So if I were looking for training, I might, as someone else said, avoid the military/paramilitary courses to some degree. A good offensive driving course may be in order, and anything geared towards journalists or non military people will be helpful, even the what to do when ‘captured’ courses are probably good. The other really good advice is to learn your rights in a situation / country and know what the country your going to honors in regards to citizens from your country. And where to go for help.

It is probably also good to learn what the country/local policy on emergency health care is as well.

That isn’t totally on the mark, just some ideas that you might need more than one training course or info on a lot of different areas. Even if youre off filming with the local insurgents, it might be good to have done some rapport building with the local authorities, so they know who you are if youre arrested, injured, wounded or killed. They might appreciate what youre doing, but they will probably honor your status to some degree. As long as you don’t “become” what you are there covering.

Well, for what it’s worth


Mike Allison

by Mike Allison | 17 Dec 2006 07:12 | western, United States | | Report spam→
there are some liabilities involved too. we will not assign anyone, staff of stringer, to a conflict zone unless he or she has gone throught an hostile environment course, evn though wome have worked in such environment in the past.

and refresher courses (one or two days) every three to four years are necessary… especially for first aid..


by jerome delay | 17 Dec 2006 09:12 | joburg, South Africa | | Report spam→
A cheaper alternative in relation to Landmine UXO and IED awareness training can be found here:

2 day courses run in the UK regularly, covers Mine, UXO and IED identification, effects, safety distances, route planning and avoidance, mine and UXO incident drills, booby traps, and searching vehicles for IEDs

by Pete Donaldson | 25 Aug 2007 14:08 | Brisbane, Australia | | Report spam→
i don’t want this to come out the wrong way, i am a big believer in and support the hostile environment courses. but what i want to address is why they are necessary in the first place, which gets to the issue of why young journalists or photographers want to cover war.

the short answer, it would seem obvious to me, is that we all want to go: peak experiences, events of world historical importance, bearing witness, making a difference, fame + fortune, , etc. Except you look at the majority of people, of your peers, and you realize that they DON’T feel this burning urge to go to combat zones and risk life and limb. So why do YOU?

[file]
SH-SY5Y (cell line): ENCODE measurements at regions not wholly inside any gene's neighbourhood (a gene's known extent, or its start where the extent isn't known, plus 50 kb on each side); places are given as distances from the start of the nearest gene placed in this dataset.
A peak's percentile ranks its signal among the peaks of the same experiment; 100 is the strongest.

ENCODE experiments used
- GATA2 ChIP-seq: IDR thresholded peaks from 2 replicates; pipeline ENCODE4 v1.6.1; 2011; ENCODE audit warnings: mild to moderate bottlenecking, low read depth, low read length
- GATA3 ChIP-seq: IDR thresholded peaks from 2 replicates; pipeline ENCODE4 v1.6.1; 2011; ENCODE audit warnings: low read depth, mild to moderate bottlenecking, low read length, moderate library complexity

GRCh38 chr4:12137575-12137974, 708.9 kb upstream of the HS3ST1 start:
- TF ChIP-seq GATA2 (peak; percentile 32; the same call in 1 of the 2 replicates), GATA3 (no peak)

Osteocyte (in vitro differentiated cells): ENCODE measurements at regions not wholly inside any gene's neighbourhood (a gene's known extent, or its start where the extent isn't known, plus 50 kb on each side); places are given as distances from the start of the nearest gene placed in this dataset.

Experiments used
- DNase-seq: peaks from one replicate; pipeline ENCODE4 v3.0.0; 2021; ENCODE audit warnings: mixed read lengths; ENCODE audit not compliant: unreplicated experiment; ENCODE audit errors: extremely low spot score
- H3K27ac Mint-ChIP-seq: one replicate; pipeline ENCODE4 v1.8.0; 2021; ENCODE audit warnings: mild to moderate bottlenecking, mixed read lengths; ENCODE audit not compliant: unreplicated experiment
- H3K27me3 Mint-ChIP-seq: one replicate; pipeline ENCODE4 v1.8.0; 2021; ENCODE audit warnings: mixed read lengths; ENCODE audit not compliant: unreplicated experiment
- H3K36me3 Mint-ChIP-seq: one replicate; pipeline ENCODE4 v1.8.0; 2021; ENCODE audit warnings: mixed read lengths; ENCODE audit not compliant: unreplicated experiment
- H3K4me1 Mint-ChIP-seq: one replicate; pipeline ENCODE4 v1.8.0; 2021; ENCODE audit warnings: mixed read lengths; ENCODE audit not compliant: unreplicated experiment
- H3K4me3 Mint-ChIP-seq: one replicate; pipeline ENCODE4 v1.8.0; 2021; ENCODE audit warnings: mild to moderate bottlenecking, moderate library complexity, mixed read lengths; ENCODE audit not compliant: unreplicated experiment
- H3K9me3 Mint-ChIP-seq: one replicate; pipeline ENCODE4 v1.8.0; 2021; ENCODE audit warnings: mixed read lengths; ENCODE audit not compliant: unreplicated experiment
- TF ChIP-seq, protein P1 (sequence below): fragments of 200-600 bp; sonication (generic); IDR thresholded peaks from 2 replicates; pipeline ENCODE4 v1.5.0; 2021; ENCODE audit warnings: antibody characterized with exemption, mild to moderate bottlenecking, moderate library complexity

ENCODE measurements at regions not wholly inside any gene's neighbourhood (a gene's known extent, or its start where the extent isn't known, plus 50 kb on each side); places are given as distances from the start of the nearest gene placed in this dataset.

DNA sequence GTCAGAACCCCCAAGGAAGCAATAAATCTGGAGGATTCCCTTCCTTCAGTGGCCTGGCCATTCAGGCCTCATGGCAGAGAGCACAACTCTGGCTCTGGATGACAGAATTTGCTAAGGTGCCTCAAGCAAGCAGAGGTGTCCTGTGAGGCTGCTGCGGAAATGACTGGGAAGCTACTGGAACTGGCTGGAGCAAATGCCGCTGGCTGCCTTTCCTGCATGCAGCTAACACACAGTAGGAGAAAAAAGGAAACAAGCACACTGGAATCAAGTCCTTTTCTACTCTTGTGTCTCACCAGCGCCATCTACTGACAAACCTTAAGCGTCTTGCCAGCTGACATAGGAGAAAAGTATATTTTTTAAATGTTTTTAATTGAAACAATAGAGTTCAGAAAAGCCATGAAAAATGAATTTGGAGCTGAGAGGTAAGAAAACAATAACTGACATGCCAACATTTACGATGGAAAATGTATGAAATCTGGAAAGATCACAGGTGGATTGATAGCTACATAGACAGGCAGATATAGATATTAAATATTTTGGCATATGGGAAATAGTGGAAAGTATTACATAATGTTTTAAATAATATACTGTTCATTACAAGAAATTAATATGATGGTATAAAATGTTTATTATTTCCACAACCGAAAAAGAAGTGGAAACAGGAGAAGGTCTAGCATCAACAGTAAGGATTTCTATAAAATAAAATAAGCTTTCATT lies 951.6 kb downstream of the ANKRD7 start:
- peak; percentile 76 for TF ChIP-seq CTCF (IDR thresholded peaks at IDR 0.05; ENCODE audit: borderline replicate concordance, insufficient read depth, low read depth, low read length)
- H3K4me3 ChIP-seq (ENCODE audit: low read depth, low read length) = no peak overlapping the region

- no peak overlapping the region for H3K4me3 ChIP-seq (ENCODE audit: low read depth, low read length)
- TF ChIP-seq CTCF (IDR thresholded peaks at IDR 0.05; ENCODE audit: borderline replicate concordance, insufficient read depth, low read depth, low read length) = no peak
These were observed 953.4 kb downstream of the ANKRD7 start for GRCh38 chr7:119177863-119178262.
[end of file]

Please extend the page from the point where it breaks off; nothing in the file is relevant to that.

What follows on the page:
if you do, it may as it did for me, spring from all kinds of personal history and family, and obsession with war, you might say, the aftershocks of war were pervasive through my childhood. so it behooved me to learn as much as i could about it, first vicariously and then later in reality.

part of that is doing your homework, reading, studying. A course or military service or whatever will teach you great practical skills. but it won’t teach you history, politics, culture, etc. A lot of journalists end up spending a lot of time with various militaries but don’t understand military traditions at all. which leads to all kinds of problems.

i’ve met a lot of my colleagues over the years, who didn’t know that there had been a Russian war in Afghanistan before ours, that Iraq had once been part of the Ottoman Empire, and so on.

and so it is with the practical stuff of navigating a hostile environment. i’m amazed how many of us, despite covering numerous conflicts, don’t know the first thing about how to fire a gun, or even drive a car or read a map. there are skills in life that everyone should just know, and practice every now and then. that seems so self-evident. but so many times, you’re in the middle of nowhere and exhausted, and the guy you’re with can’t take over because he doesn’t know how to drive a stick-shift!

and, mea culpa, I don’t know how to swim. So 70% of the planet’s surface is hostile to me!

by [former member] | 25 Aug 2007 15:08 (ed. Aug 25 2007) | New York, NY, United States | | Report spam→